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While these specific ingredients can help fight fine lines and wrinkles, improve skin texture, and tone and boost hydration, it never hurts to have another all-star on your skin care team.
Dermatologist Alok Vij, MD, explains what squalane is, how it can benefit your skin and hair, and how best to use it.
What is squalane?
“Squalane comes from a lipid that occurs naturally in your skin,” says Dr. Vij. “It’s one of the more common chemical compounds that make up your sebum or the oil that’s secreted from your sebaceous glands.”
That makes squalane a great moisturizer that helps slow down the signs of aging when it comes to your skin and helps prevent split ends or breakage in your hair.
Squalane vs. squalene
Squalene (with an “e”) is an oily compound that’s found naturally in our bodies, in other animals and in plants. How much squalene your body makes declines with age, leaving your skin dry.
Squalene from plants and animals can be unstable in skin care products. To avoid the ingredient from spoiling or becoming rancid, it’s converted or hydrogenated into squalane (with an “a”), making it a stable form that can be used for skin care purposes.
It’s important to know that there are some environmental concerns when it comes to squalene.
“There are concerns about animal welfare. Sharks have increasingly been poached or trafficked illegally for the squalene that’s found in their livers,” says Dr. Vij. “This isn’t environmentally conscious or sustainable.”
Dr. Vij recommends looking for products that contain 100% plant-derived squalane. This should be noted on a product’s label or packaging.
“Most of the products I’ve seen source squalane from olives in Europe,” says Dr. Vij. “But it’s always a good idea to check and verify.”
Does squalane contain retinol?
Retinol isn’t in squalane. But the two ingredients can be used together or may both be found in a single skin care product.
Squalane oil benefits
Your hair and skin are the main benefactors when it comes to squalane. Here’s what it can do:
Squalane has a natural moisturizing factor that can be great for your hair, says Dr. Vij.
“That’s going to help keep a nice glossy shine on your hair,” he continues. “Squalane sits on the outer surface of hair to help smooth everything. Hair follicles generally grow in association with sebaceous glands around it, so naturally, there’s going to be a little bit of that oil sitting on top of it.”
But factors like weather, age, heat damage and your diet can lead to dry hair, breakage and split ends. Try applying a couple drops of squalane oil to your scalp, massage it in and then rinse out.
So, what does squalane do for skin? Just like squalane can help boost moisture in your hair, it can do the same for your skin when applied topically. The results? Healthier-looking skin.
“You can use it on your face to help seal in cosmetic products like lighter serums or toners that you’re using,” says Dr. Vij.
Dr. Vij also says he sees people who complain of really dry skin, even after applying moisturizer.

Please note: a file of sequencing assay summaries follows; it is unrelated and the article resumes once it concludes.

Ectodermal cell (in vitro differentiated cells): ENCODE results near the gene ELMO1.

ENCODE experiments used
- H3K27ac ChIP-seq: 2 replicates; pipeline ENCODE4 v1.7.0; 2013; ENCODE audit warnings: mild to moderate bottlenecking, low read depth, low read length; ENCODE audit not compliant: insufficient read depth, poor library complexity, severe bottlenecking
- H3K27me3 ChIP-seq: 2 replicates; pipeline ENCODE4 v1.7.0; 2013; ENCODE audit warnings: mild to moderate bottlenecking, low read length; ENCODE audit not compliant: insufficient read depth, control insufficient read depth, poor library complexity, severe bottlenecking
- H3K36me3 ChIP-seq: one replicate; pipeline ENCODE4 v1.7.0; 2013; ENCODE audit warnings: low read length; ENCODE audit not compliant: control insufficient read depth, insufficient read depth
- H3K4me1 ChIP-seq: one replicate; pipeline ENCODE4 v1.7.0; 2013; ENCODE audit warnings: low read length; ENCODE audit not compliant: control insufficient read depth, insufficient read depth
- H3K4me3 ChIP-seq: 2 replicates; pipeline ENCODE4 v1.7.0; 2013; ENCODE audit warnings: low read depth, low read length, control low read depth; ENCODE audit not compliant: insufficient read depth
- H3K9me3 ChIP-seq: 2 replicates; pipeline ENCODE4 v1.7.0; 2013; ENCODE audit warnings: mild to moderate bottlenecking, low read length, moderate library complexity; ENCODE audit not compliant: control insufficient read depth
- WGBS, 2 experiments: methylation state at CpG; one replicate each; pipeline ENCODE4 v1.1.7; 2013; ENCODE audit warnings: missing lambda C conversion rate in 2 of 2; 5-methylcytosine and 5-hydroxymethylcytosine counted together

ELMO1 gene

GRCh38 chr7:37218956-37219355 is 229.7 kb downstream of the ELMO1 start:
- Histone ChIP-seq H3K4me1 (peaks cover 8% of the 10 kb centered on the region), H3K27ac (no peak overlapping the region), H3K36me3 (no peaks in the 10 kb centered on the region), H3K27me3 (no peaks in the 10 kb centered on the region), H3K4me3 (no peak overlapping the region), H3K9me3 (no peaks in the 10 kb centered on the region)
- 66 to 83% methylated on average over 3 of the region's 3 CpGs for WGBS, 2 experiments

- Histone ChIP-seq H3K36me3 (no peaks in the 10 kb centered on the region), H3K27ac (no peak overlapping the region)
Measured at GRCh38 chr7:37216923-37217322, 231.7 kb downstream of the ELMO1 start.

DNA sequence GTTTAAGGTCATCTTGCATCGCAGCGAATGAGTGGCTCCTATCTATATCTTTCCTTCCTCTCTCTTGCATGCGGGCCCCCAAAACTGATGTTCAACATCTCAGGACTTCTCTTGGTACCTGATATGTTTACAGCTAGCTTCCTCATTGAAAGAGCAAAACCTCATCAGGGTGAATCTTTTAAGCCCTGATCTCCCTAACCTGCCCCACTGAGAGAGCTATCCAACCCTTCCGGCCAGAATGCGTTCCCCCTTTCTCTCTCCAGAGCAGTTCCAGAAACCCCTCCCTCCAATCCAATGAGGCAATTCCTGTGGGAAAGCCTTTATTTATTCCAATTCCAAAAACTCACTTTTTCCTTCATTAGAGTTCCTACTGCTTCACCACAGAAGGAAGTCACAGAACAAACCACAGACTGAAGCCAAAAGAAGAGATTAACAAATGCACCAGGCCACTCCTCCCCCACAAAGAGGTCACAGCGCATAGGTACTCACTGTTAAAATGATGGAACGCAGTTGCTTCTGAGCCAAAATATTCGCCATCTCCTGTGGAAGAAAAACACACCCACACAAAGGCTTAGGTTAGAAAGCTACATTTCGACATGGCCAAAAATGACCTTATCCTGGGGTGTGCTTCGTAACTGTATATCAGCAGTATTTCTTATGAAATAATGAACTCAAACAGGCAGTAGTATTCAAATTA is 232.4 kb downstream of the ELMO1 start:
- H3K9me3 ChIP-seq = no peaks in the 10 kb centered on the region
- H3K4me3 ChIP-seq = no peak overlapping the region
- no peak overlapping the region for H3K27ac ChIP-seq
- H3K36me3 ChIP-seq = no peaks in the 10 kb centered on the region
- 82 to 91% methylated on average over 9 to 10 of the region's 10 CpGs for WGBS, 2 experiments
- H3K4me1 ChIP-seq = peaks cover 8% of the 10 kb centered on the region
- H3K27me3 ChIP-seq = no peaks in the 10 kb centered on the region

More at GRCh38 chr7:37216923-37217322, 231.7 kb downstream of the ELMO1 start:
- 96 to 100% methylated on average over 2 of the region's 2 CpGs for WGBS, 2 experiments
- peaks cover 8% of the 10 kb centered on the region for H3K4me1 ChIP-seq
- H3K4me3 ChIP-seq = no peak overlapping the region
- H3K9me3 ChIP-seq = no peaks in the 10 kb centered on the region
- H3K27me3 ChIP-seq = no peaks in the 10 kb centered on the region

“Squalane may be good for those kinds of people,” he continues. “Or if you don’t like the feeling of a thicker face cream, squalene can be really good for you, too, since it’s lightweight.”
And if you have oily or acne-prone skin, you may have shied away from oils in the past. But Dr. Vij says that squalane is safe to use. It’s noncomedogenic so it won’t clog your pores. In fact, research shows that squalane’s anti-inflammatory properties may help reduce redness and swelling in acne and even other skin conditions like eczema.
Squalane by itself is very safe, says Dr. Vij. But you should pay attention to any additional ingredients found in the skin care product.
“The risk with topical products always comes from what else is in the product,” he adds. “Fragrances, preservatives and dyes are common factors that could be a trigger for people who have allergic contact dermatitis, eczema or sensitive skin.”
While squalane won’t clog pores, if there are other kinds of oil in a product, it may cause blocked pores and acne.
And if you’re using retinol in addition to squalane, and you notice that your skin is dry, you may want to use a milder form of retinol.
“You could consolidate products and use a squalane oil with retinol,” Dr. Vij suggests. “It could be better for you than an over-the-counter retinol cream or lotion.”
How to use squalane
How do you work squalane into your skin care routine?
“I would recommend putting on your lighter products first,” says Dr. Vij. “So, if you’re going to use a serum or toner, I would use those first and then layer squalene on top. The squalane will sit on the surface of your skin and act as a barrier to prevent moisture from leaving.”
Overall, using squalane is a safe way to boost hydration in your skin and hair. Just remember to look for products that contain 100% plant-derived squalane. You may like squalane so much that it becomes the No. 1 ingredient in your skin care regimen.
“Squalane could even replace your day moisturizer,” says Dr. Vij. “There are some lightweight creams that contain squalane and would be a great moisturizer to use for your face.”